The possibility of entire sanctification in this life, and the duty of believing prayer that God will grant the blessing, early became a peculiar tenet of the Oberlin theology. If the average inhabitant of Oberlin had been asked to point out some living example of this entire sanctification, he would doubtless have mentioned first of all the name of Mr. Finney. In spite of his peculiarities, his unworldly life, his boundless sympathy, his passion for souls had profoundly impressed his fellow-citizens. And yet I found that Mr. Finney was far from counting himself as entirely sanctified. Many a time has he declared that in revivals of religion the risings of ambition and self-complacency were such as to horrify him. For hours he would lie on his face before God, humbling himself for his sin and crying that he could never preach again until God delivered him from himself.

I once visited him after he had been ill with brain fever, and when he was slowly gathering strength again. Young as I then was, he poured out his heart to me in the most childlike and pathetic way. "Oh," he said, "it has seemed to me, during these weeks, as if Satan had been let loose upon me. All my past sins have come up before me. Thousands of things that I had forgotten loomed up again in my memory. Things I had never dreamed of as sinful showed themselves to torment me. It seemed to me as if I should be overwhelmed by the revelation of my wickedness, and that if God had not reached down to the very depths to save me I should have been lost forever."

How true it is that the best of men are farthest from fancying that they have attained, or are already perfect! This advocate of entire sanctification could use language of himself which would have done credit to Jonathan Edwards. Nor did he practically acknowledge that others had attained to perfect holiness any more than he. After he had fully recovered from his illness and the dialectic element in his nature had begun again to assert itself, I put to him the question: "Mr. Finney, have you ever seen a Christian man who in your judgment was not only free from overt transgression, but was also free from all risings of evil impulse and desire?"

"Well," he replied, "I have seen some persons who thought they had reached that state."

"Ah, yes, Mr. Finney," I said; "but that does not answer my question. What I want to know is this: Have you ever met any one whom you think to have been free from all wrong thoughts and desires, as well

as from all acts of sin?" And that question I could not get him to answer. Theory was one thing and practice was another. Increasing knowledge of God's law and increasing observation of human life led him, I believe, whether he ever modified his theory or not, practically to accept in their plain meaning the words: "There is none that doeth good,—no, not one;" "If we say that we have no sin, we deceive ourselves, and the truth is not in us."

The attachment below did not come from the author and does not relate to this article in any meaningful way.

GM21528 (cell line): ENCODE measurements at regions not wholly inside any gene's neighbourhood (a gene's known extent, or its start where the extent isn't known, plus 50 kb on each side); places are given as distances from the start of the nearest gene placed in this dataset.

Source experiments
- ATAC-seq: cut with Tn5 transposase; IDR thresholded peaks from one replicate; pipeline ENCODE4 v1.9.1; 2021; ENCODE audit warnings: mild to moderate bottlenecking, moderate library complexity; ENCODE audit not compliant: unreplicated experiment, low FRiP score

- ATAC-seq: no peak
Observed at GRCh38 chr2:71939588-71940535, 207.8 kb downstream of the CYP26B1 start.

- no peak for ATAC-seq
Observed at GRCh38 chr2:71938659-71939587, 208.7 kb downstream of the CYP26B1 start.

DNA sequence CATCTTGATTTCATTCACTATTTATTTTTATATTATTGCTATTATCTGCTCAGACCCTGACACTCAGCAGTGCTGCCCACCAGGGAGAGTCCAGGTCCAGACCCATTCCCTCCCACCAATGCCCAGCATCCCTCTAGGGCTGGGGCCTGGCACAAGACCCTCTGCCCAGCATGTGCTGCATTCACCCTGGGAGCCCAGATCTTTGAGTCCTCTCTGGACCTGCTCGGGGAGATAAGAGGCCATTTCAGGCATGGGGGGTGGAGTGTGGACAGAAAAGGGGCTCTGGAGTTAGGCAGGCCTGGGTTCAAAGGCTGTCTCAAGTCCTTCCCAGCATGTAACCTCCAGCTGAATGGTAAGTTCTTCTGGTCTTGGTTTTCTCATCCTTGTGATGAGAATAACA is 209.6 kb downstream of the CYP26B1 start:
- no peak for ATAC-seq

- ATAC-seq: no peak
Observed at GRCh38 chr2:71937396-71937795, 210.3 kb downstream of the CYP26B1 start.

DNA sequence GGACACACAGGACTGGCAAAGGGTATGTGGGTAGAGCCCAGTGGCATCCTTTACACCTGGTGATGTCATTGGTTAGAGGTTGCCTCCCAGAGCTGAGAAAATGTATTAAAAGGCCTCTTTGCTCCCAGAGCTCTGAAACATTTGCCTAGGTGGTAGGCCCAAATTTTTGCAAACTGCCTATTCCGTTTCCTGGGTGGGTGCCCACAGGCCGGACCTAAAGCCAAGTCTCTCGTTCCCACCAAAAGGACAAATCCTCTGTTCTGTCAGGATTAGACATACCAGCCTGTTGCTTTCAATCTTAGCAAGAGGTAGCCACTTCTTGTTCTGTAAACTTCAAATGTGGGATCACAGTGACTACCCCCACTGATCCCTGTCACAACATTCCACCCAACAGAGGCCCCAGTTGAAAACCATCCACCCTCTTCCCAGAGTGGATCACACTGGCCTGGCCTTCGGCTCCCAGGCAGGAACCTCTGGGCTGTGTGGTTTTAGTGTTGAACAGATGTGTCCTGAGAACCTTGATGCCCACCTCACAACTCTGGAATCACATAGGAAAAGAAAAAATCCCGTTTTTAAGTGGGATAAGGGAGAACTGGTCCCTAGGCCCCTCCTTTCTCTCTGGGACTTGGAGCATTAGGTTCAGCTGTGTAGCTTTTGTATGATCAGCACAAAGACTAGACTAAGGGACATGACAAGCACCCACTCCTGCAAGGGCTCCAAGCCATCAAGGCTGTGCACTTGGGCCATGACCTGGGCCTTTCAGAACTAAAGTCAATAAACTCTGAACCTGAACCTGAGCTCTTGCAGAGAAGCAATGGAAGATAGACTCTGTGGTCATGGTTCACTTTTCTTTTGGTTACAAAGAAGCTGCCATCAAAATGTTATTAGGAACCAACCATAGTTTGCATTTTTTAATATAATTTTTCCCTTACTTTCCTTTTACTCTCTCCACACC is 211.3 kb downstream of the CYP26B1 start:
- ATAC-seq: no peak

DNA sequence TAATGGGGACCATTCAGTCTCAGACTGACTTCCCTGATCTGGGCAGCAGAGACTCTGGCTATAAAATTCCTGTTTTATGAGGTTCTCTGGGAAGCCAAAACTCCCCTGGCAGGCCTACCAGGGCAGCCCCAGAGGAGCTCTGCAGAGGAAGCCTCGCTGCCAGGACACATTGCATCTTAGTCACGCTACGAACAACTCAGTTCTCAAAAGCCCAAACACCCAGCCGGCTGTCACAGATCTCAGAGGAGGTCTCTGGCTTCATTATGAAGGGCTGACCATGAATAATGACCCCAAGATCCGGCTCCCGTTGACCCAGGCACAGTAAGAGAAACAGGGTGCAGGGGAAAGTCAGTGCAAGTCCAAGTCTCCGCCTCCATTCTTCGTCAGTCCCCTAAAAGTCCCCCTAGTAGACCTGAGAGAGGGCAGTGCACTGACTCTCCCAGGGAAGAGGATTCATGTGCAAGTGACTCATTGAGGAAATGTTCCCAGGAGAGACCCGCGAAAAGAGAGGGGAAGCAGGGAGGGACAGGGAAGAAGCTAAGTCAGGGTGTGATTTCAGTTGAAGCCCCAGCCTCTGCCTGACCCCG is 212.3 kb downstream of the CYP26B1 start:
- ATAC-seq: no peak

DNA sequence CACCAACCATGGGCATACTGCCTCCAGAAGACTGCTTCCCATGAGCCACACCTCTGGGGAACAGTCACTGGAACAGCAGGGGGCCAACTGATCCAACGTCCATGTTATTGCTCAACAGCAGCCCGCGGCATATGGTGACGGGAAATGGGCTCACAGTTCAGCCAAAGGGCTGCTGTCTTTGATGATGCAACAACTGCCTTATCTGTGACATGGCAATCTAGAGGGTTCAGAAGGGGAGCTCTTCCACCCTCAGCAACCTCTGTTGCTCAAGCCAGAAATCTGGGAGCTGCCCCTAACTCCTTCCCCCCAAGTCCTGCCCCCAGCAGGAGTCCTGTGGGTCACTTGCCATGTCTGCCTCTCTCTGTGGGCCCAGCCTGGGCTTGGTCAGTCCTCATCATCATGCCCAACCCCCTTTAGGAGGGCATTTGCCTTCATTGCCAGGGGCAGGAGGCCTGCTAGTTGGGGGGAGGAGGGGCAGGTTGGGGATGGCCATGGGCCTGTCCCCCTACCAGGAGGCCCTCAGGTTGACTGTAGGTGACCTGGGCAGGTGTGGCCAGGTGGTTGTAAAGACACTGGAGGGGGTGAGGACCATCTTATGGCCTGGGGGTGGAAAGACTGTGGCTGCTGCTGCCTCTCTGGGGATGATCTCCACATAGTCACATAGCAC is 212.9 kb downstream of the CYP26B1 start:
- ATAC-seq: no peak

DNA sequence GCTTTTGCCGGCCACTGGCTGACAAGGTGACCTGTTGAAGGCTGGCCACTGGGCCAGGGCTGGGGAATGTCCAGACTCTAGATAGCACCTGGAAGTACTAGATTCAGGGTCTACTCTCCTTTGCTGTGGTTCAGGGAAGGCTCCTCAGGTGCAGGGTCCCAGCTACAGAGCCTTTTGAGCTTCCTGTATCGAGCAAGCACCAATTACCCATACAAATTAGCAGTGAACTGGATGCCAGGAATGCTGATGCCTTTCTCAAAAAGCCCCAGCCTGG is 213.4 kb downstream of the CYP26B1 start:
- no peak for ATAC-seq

And yet his great merit was that he preached God's law. He applied it to himself as well as to others. He demanded the instant surrender of sin. In his early days he had been addicted to the use of tobacco, and without any particular thought as to its propriety he continued to use it after he began to preach. But one day a good Christian man, seeing the tobacco-box in his hand, said to him: "Brother Finney, do you think it is right to use tobacco?" It was the first time the question had been propounded. "Right? "he replied; "right? No, of course it isn't right. Here, you take this tobacco and keep it till I call for it." And he never touched tobacco afterward.

Not only tobacco and intoxicating drink of every kind were the objects of his pronounced opposition, as harmful in themselves and as utterly unjustifiable expenditures of the Lord's money, but for a time also even tea and coffee came under the ban as unnecessary selfindulgence. It was the criticism of Charles Hodge apparently that restored the balance and brought him to right reason. But during many of the early years of Oberlin's history, there was an ascetic atmosphere in the new town which savored more of the law than of the gospel. Not only was holiness of life insisted on, but you were so plainly told what holiness required, that there was little room left for private judgment. Sensitive consciences found the yoke heavier than they could bear, and it weighed them down into the dust.

Here comes to light a certain one-sidedness in Mr. Finney's conception of Christianity. It was too much law and too little gospel. His preaching of law was searching, convincing, powerful; but it was not sufficiently supplemented by the doctrine of freedom in Christ; faith, indeed, seemed sometimes to bring the Christian under another law whose requisitions were more rigorous and minute than the old. There were persons of an introspective mind, self-distrustful and timid, who were harmed by his preaching. A morbid conscientiousness was developed. The subjective side of religion, with its self-examination and its fears, became the whole of religion to them. They cultivated the analytical element until they lost courage and hope. A more objective religion, a more entire abandonment of heart and life to Christ sometimes followed, but it was after terrible doubts and struggles.